Beyoncé’s “Renaissance” dropped last week to much fanfare, however some fans were not feeling a phrase she used in one of the album’s tracks.
In the song “Heated,” the singer includes the lyric “Sp*zzin’ on that a**, sp*z on that a**,” with the word “sp*z” being viewed by the disabled community as an ableist slur.
She has since faced some backlash for using the word, with disability advocate Hannah Diviney writing “my heart sank” when she heard it in an op-ed for The Guardian.
Beyoncé To Replace The Word “Sp*z” On New Track After Receiving Backlash
Representatives for Beyoncé confirmed that the lyric will be changed as a result in a statement obtained by Insider.
RENAISSANCE by Beyoncé has now surpassed 100 MILLION streams on Spotify. pic.twitter.com/bY9Uy8syw2
— . (@beyoncespotifys) July 31, 2022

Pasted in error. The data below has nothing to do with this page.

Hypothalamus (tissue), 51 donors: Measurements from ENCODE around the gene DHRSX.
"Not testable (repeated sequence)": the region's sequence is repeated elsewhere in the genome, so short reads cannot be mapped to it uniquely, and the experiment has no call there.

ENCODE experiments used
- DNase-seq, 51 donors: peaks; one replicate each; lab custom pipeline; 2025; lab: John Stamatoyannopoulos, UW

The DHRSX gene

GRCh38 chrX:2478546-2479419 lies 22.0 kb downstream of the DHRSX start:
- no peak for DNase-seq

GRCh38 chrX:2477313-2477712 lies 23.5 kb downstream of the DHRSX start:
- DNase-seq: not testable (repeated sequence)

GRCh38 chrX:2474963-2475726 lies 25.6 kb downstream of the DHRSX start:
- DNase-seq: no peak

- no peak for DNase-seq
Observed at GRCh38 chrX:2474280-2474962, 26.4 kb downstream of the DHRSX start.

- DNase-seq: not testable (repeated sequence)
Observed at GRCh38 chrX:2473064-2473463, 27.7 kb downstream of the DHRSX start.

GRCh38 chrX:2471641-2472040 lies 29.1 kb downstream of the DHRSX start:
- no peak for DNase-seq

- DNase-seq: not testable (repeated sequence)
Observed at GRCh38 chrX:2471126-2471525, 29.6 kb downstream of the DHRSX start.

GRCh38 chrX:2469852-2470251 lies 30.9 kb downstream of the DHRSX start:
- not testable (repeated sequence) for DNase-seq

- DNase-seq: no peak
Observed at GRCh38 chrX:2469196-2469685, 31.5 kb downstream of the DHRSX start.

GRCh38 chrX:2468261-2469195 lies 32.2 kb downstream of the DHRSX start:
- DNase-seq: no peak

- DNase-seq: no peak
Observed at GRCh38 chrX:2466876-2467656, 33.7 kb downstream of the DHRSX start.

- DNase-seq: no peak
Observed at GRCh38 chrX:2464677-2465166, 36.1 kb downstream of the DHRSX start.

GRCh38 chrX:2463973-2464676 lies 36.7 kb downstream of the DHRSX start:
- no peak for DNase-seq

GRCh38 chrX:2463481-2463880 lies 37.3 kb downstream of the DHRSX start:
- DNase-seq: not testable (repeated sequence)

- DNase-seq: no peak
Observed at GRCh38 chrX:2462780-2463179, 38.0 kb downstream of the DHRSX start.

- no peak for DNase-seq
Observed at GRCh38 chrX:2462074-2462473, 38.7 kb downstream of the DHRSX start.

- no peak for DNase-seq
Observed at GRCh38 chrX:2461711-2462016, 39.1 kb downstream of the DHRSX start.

“The word, not used intentionally in a harmful way, will be replaced,” the statement said.
Lyric Replacement Comes A Month After Lizzo Made Similar Change Regarding Same Word
The change in lyrics comes just a month after Lizzo made a similar announcement regarding the same word, tweeting to fans that she would replace the phrase in her single “Grrrls” following backlash upon its release.
“Let me make one thing clear: I never want to promote derogatory language. As a fat black woman in America, I’ve had so many hurtful words used against me so I understand the power words can have (whether intentionally or in my case unintentionally)” Lizzo tweeted. “I’m proud to say there’s a new version of GRRRLS with a lyric change.”
— FOLLOW @YITTY (@lizzo) June 13, 2022
“Renaissance” Still Set To Become Beyoncé’s Seventh No. 1 Album On Billboard 200
“Renaissance” has surpassed 100 million streams on Spotify as of Sunday.
And despite the criticism, “Queen B” is set to score her seventh No. 1 album on the Billboard 200 chart with the new record, as “Renaissance” is projected to earn between 275,000 and 315,000 equivalent album units, according to Hits Daily Double.
What do you think, Roomies? Should Beyonce and Lizzo change the word in question, or are they protected by free speech and their artistic expression?